Michael Phelps (search) ended his magnificent Olympics with a magnanimous gesture.

He matched Mark Spitz's (search) record of four individual gold medals in the pool, then gave up a coveted spot on the 400-meter medley relay team to Ian Crocker (search) — whom Phelps had just beaten.

With five gold medals and two bronze overall, Phelps is content to win a historic eighth medal while sitting in the stands Saturday night.

His Olympics are over.

"We came into this meet as a team," Phelps said. "We'll leave here as a team."

In an Olympics that became his personal showcase, the 19-year-old from Baltimore came through with another stirring performance Friday in the 100 butterfly. He rallied to beat the man who held the world record and defeated him at both the world championships and the U.S. trials.

Normally, the winner of the 100 fly gets a spot in the medley relay final. But everyone who participates on a medal-winning relay team — whether it's the preliminaries or a final — is rewarded.

Therefore, Phelps still can tie Soviet gymnast Aleksandr Dityatin's record of eight medals in one Olympics, set at the boycotted 1980 Moscow Games. The United States has never lost a medley relay and will be an overwhelming favorite again — no matter who swims the fly.

"It's tough to give up the relay. It really is," Phelps said. "But Ian is one of the greatest relay swimmers in the world. He wasn't feeling well during the 400 relay. Hopefully, he'll step up big in the medley relay."

Certainly Phelps had every reason to be tired, racing for the 17th time in seven days. He competed in the medley relay in the morning, while Crocker had been able to rest up for their showdown.

And though he says he's looking forward to breaking training — "It's McDonald's time" — no one doubts he had another race left in him.

"I'm speechless," said Crocker, looking to redeem himself after his poor performance last Sunday. "It's a huge gift, but difficult to accept. It makes me want to just go out there and tear up the pool tomorrow."

Another thing: Phelps is sensitive to teammates who have been overshadowed by his amazing accomplishments leading up to these games.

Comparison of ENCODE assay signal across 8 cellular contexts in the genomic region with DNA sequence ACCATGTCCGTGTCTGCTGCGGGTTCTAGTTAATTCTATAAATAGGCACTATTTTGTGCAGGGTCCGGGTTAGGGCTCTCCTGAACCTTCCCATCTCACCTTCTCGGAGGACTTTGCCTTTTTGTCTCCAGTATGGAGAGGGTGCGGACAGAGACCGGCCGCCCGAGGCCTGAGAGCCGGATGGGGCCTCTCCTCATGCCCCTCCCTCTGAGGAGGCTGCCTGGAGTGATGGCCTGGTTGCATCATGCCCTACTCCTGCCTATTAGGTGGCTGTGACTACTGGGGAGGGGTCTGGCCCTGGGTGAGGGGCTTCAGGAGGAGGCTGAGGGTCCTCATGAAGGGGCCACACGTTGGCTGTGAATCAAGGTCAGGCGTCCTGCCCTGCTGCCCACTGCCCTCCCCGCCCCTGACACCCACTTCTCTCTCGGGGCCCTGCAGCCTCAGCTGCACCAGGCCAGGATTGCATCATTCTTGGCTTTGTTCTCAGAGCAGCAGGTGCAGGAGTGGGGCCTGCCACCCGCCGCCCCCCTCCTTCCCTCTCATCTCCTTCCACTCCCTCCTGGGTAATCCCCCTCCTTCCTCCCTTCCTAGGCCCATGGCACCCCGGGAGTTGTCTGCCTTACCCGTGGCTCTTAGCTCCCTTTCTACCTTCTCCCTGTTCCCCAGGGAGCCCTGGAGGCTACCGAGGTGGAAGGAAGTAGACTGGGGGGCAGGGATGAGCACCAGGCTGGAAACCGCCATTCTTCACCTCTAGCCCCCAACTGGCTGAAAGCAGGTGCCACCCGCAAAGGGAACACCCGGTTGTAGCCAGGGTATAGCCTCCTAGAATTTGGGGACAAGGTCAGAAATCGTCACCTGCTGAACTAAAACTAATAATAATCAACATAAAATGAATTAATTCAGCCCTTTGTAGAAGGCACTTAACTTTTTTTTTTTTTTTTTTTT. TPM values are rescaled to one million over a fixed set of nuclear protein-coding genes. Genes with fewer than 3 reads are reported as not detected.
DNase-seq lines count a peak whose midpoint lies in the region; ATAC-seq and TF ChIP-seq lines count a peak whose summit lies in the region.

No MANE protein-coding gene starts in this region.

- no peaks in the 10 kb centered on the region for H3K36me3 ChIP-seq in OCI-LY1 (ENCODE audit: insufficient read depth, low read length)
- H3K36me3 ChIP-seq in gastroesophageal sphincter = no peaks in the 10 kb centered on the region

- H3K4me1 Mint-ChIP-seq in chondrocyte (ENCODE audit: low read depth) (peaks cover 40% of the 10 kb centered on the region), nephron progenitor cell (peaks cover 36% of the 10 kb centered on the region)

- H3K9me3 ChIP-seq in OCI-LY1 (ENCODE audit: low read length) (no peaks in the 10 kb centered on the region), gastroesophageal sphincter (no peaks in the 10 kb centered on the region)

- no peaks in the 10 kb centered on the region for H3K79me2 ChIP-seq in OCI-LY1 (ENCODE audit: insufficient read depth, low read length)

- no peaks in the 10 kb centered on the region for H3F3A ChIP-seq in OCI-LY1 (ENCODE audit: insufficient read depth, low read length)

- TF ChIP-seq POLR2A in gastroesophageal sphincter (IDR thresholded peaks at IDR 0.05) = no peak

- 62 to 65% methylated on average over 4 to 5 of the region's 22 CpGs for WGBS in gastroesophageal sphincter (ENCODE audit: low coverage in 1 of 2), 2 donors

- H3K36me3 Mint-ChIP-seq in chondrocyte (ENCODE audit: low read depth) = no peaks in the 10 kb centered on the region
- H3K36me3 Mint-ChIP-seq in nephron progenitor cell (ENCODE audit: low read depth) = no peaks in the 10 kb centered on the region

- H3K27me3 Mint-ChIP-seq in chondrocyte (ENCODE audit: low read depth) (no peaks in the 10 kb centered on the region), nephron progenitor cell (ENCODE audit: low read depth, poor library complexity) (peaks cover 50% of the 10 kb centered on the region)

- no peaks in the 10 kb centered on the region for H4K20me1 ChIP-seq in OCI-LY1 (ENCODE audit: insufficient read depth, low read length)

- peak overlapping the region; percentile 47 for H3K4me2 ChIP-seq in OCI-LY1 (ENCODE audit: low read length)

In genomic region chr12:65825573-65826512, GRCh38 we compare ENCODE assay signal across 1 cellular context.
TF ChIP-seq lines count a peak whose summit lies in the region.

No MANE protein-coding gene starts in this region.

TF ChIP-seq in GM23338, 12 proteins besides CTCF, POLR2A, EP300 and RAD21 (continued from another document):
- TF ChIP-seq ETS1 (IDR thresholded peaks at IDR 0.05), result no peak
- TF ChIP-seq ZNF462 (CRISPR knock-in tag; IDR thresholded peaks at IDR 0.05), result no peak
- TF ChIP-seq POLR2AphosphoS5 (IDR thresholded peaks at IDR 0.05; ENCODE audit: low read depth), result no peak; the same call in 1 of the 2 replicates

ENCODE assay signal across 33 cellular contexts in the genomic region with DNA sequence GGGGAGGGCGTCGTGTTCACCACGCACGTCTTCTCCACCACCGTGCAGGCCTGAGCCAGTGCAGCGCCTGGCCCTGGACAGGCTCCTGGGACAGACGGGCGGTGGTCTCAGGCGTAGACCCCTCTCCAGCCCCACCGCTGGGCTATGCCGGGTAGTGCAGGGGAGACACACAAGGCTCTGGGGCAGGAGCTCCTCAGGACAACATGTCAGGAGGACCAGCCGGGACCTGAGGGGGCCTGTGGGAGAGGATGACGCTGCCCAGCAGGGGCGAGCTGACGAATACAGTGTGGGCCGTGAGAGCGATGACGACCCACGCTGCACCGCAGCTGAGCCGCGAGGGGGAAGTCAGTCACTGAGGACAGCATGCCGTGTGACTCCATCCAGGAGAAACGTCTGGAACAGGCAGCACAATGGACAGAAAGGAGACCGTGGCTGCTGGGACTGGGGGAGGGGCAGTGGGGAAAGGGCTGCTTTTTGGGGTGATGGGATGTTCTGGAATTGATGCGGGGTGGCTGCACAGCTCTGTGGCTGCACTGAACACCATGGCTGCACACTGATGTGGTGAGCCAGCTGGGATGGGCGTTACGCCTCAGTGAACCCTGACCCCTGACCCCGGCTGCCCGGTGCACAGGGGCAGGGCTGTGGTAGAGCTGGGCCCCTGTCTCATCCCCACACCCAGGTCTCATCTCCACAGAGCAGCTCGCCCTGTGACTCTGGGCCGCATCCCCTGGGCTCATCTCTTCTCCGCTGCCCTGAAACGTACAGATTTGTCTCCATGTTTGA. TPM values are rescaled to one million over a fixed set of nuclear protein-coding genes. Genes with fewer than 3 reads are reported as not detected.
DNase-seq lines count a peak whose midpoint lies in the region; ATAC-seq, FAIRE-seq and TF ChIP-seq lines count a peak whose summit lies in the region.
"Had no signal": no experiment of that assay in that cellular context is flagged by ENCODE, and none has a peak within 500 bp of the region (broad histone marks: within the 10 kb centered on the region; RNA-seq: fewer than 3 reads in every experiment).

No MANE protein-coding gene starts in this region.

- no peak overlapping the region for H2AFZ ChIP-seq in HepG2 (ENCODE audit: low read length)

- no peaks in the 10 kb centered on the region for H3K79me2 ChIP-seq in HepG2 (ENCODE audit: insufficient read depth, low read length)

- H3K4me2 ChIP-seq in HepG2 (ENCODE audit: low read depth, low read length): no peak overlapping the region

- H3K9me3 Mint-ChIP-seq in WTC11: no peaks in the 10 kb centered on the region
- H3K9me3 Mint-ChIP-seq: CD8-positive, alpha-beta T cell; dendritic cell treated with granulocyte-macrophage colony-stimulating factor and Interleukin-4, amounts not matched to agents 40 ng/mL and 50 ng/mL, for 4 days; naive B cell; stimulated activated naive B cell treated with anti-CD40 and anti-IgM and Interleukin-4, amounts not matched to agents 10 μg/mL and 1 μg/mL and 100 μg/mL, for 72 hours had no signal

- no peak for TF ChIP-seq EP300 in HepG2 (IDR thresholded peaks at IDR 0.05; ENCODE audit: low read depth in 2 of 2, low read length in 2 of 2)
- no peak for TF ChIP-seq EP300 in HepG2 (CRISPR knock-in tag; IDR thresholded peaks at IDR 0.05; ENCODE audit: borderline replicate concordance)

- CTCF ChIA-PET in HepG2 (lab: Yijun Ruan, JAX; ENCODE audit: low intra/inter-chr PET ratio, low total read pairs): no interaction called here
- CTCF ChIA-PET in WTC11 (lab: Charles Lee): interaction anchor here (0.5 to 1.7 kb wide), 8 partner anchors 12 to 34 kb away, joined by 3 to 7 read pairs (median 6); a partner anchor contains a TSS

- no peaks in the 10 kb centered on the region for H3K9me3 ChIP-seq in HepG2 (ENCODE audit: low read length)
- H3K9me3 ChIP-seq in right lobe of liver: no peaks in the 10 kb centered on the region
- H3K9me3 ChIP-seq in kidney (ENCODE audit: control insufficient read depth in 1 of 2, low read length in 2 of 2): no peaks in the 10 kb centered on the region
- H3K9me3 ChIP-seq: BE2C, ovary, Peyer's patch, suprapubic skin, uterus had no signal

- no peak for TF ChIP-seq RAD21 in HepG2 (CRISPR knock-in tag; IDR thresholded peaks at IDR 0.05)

"It's the right thing to do," Phelps said.

His gesture wasn't lost on the International Olympic Committee (search).

"He's a great champion," said IOC president Jacques Rogge, who watched Phelps' victory from a front-row seat at the Aquatic Center. "Definitely, he is going to be one of the icons of the games."

In Friday's race, Crocker started strong and made the turn under world-record pace, about a half-body length ahead of Phelps, who was lagging in fifth place.

Using his huge wingspan, Phelps began to dig furiously into the water, leaving behind a wake that resembled a washing machine churning a load of clothes. With 20 meters to go, he had pulled up on Crocker's shoulder. At the wall, both men lunged for the gold.

Phelps got it, beating Crocker by a minuscule four-hundredths of a second in an Olympic record of 51.25. Andriy Serdinov of Ukraine took the bronze with a time of 51.36.

Spitz was in the stands to watch Phelps' final race. As the teenager walked around the deck with his latest gold medal, he spotted Spitz holding up four fingers.

"Just to be mentioned in the same sentence with him is unbelievable," Phelps said.

In all, Spitz won a record seven gold medals at the 1972 Munich Games. Phelps will fall short of that record, but this performance — in a swimming world that is much more competitive than it was three decades ago — could very well be more impressive than the one he was chasing.

The United States picked up another gold medal in the 50 free, with 29-year-old Gary Hall Jr. (search) defending the title he shared with fellow American Anthony Ervin in Sydney four years ago.

It was an especially sweet victory for the irreverent Hall, who was upset about being left off a couple of U.S. relay teams. Swimming as though he had something to prove, he recovered from a slow start to touch in 21.93 — beating Croatia's Duje Draganja by one-hundredth of a second.

Hall ripped off his cap, threw up his arms in a defiant pose and climbed out of the pool to take a bow. He plans to be back for the 2008 Beijing Games.

"Why not?" he asked, savoring the 10th medal of his career. "Defiance. It's fun."

Roland Schoeman of South Africa, a close friend of Hall's, took the bronze in 22.02. Another American, Jason Lezak, was fifth in 22.11.

Kirsty Coventry of Zimbabwe won her third medal of the games, capturing gold in the 200 backstroke. She led all the way and finished in 2:09.19. Russia's Stanislava Komarova took silver in 2:09.72, while the bronze went to Reiko Nakamura of Japan in 2:09.88.

Coventry swims at Auburn University, although her family remains in the Zimbabwe capital of Harare. She already had a silver from the 100 back and a bronze from the 200 individual medley.

American Margaret Hoelzer finished fifth.

The United States lost its hold on the women's 800 freestyle when Ai Shibata of Japan won gold in 8:25.54 — the first major international medal of her career. Laure Manaudou of France claimed silver in 8:24.96, her third medal of these games.

The U.S. team did manage a medal when Diana Munz beat out countrywoman Kalyn Keller for the bronze, overtaking her in the final meters. Munz's time was 8:26.61 — just 36-hundredths ahead of Keller in the grueling race, the longest on the women's program.

The Americans had won the event in five consecutive Olympics, including back-to-back titles by Janet Evans in 1988 and 1992 and Brooke Bennett in 1996 and 2000. Tiffany Cohen started the streak at the boycotted 1984 Los Angeles Games.